• conda clean -p cleans up unused packages.

  • conda clean -a cleans up all of the above.

Installing new packages into an environment

Installing new packages into an existing environment can be done with conda install-command. The following command would install matplotlib from conda-forge into an environment.

conda install --freeze-installed --channel conda-forge matplotlib

Installing packages into an existing environment can be risky: conda uses channels given from the command line when it determines which channels it should use for the new packages.

This can cause a situation where installing a new package results in the removal and reinstallation of multiple packages. Adding the --freeze-installed-flags makes already installed packages safe and by giving explicitly the channels to use, one can make certain that the new packages come from the same source.

It is usually a better option to create a new environment with the new package set as an additional dependency in the environment.yml. This keeps the environment reproducible.

If you intend on installing packages to existing environment, adding default channels for the environment can also make installing packages easier.

Setting default channels for an environment

It is a good idea to store channels used when creating the environment into a configuration file that is stored within the environment. This makes it easier to install any missing packages.

For example, one could add conda-forge into the list of default channels with:

conda config --env --add channels conda-forge

We can check the contents of the configuration file with:

cat $CONDA_PREFIX/.condarc

Doing everything faster with mamba

mamba is a drop-in replacement for conda that does environment building and solving much faster than conda.

To use it, you either need to install mamba-package from conda-forge-channel or use the miniconda-module.

If you have mamba, you can just switch from using conda-command to using mamba and it should work in the same way, but faster.

For example, one could create an environment with:

mamba env create --file environment.yml

Motivation for using conda

When should you use conda?

If you need basic Python packages, you can use pre-installed anaconda-modules. See the Python-page for more information.

You should use conda when you need to create your own custom environment.

Why use conda? What are its advantages?

Quite often Python packages are installed with Pip from the Python Package Index (PyPI). These packages contain Python code and in many cases some compiled code as well.

However, there are three problems pip cannot solve without additional tools:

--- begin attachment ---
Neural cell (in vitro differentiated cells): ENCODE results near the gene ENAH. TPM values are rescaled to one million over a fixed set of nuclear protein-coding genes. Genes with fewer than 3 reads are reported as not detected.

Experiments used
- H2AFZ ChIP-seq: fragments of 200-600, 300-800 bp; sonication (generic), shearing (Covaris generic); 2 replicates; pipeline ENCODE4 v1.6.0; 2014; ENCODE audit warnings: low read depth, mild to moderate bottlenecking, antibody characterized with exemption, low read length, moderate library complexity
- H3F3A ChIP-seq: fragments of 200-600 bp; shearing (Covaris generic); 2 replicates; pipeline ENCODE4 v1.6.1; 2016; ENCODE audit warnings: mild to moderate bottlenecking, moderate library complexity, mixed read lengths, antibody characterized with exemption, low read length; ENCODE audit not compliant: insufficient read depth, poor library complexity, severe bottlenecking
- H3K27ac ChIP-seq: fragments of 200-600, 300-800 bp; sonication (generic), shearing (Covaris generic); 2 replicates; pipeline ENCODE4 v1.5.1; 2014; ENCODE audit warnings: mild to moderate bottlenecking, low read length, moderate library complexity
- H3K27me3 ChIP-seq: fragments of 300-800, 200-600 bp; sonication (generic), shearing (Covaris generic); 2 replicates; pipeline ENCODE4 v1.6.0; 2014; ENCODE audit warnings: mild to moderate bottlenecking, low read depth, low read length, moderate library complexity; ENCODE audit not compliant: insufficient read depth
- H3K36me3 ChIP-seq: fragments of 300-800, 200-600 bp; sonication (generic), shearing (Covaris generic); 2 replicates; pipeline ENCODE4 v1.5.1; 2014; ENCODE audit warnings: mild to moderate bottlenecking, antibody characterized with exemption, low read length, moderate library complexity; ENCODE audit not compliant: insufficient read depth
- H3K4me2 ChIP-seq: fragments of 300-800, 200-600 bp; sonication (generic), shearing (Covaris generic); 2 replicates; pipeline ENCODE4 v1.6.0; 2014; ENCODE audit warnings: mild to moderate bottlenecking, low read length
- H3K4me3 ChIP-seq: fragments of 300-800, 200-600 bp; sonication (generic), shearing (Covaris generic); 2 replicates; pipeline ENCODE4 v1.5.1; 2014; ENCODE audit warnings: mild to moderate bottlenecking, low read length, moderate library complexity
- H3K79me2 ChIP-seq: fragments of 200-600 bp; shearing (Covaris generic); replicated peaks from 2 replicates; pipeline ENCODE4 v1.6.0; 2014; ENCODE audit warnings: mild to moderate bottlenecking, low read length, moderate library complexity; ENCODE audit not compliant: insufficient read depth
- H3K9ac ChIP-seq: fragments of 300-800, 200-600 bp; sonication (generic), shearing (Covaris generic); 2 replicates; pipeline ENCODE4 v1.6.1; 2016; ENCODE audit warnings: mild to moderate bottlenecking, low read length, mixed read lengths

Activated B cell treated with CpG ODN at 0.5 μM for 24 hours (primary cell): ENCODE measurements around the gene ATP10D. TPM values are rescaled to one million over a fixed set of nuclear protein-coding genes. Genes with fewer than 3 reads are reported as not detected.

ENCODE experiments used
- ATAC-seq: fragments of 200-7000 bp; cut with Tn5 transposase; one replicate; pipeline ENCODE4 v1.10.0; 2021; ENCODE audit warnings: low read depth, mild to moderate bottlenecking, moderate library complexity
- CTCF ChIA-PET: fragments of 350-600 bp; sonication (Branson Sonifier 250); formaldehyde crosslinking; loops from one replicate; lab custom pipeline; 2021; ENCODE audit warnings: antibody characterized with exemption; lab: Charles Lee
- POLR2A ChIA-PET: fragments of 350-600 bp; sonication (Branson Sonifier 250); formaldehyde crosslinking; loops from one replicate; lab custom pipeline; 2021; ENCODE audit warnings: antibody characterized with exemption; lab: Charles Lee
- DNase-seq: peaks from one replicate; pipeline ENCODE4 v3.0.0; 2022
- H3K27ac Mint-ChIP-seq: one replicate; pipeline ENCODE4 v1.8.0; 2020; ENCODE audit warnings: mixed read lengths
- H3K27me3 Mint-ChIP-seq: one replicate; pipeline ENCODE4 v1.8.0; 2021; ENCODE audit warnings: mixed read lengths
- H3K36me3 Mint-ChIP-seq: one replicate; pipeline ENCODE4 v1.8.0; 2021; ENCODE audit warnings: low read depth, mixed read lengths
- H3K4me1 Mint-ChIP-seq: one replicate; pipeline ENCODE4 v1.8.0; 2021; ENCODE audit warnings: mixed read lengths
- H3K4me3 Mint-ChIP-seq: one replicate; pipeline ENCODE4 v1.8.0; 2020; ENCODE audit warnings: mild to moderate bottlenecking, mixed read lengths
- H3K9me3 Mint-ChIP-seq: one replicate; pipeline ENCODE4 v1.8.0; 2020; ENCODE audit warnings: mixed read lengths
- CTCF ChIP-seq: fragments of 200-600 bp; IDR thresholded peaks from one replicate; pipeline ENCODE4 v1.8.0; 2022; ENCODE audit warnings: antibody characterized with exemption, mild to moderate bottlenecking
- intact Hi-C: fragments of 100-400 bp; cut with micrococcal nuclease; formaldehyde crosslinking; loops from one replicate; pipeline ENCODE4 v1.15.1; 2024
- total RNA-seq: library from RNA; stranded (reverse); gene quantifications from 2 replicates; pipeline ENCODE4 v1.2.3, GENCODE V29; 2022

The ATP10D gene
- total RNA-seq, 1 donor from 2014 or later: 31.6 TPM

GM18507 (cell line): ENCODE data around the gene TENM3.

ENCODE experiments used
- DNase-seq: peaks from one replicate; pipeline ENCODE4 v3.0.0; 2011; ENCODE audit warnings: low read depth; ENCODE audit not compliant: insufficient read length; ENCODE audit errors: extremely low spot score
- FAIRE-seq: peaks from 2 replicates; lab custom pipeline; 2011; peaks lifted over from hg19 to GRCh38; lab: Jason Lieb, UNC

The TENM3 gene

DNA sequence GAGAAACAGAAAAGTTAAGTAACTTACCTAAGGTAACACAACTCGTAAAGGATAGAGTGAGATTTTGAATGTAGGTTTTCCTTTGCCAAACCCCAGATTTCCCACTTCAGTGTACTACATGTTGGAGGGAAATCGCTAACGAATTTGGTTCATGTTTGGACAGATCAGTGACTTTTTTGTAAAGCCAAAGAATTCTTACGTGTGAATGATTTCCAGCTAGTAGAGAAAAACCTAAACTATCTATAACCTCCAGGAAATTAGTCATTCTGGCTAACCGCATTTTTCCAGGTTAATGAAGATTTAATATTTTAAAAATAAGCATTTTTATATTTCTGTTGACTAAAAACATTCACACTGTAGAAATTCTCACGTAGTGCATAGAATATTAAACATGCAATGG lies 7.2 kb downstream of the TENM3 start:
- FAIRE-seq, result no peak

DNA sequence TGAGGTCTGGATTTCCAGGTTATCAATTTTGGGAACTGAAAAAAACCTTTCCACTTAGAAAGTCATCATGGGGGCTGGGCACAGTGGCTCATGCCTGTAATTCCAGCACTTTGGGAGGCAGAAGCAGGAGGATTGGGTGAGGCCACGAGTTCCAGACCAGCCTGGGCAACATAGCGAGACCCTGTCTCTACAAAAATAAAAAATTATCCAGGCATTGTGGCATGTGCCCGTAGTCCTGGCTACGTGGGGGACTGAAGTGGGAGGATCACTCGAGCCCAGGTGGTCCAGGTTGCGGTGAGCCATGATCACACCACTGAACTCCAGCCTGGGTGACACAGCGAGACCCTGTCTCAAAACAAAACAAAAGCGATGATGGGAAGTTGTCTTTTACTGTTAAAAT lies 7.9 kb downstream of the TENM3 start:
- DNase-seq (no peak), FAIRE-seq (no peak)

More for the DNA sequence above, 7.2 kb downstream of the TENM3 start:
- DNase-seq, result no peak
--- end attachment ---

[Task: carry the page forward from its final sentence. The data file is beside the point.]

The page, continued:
1. How do you install multiple separate suites of packages for different use cases?

  2. How do you handle packages that depend on some external libraries?

  3. How do you make sure that all of the packages have are compatible with each other?

Conda tries to solve these problems with the following ways:

  1. Conda creates environments where packages are installed. Each environment can be activated separately.

  2. Conda installs library dependencies to the environment with the Python packages.

  3. Conda uses a solver engine to figure out whether packages are compatible with each other.

Conda also caches installed packages so doing copies of similar environments does not use additional space.

One can also use the environment files to make the installation procedure more reproducible.

Creating more complex environments

Creating an environment with CUDA toolkit

NVIDIA’s CUDA-toolkit is critical for working with NVIDIA’s GPUs. Many Python frameworks that work on GPUs need to have a supported CUDA toolkit installed.

Conda is often used to provide the CUDA toolkit and additional libraries such as cuDNN. However, one should choose the version of the CUDA toolkit based on what the software requires.

If the package is installed from a conda channel such as conda-forge, conda will automatically retreive the correct version of CUDA toolkit.

If the code requires manual compilation with CUDA, one should check the advanced documentation on Compiling CUDA code while using conda environments¶.

In other cases one can use an environment file like this cuda-env.yml:

name: cuda-env
  - conda-forge
  - cudatoolkit

Creating an environment with GPU enabled Tensorflow

One can create an environment with GPU enabled Tensorflow using an environment like this tensorflow-env.yml:

name: tensorflow-env
  - conda-forge
  - tensorflow=*=*cuda*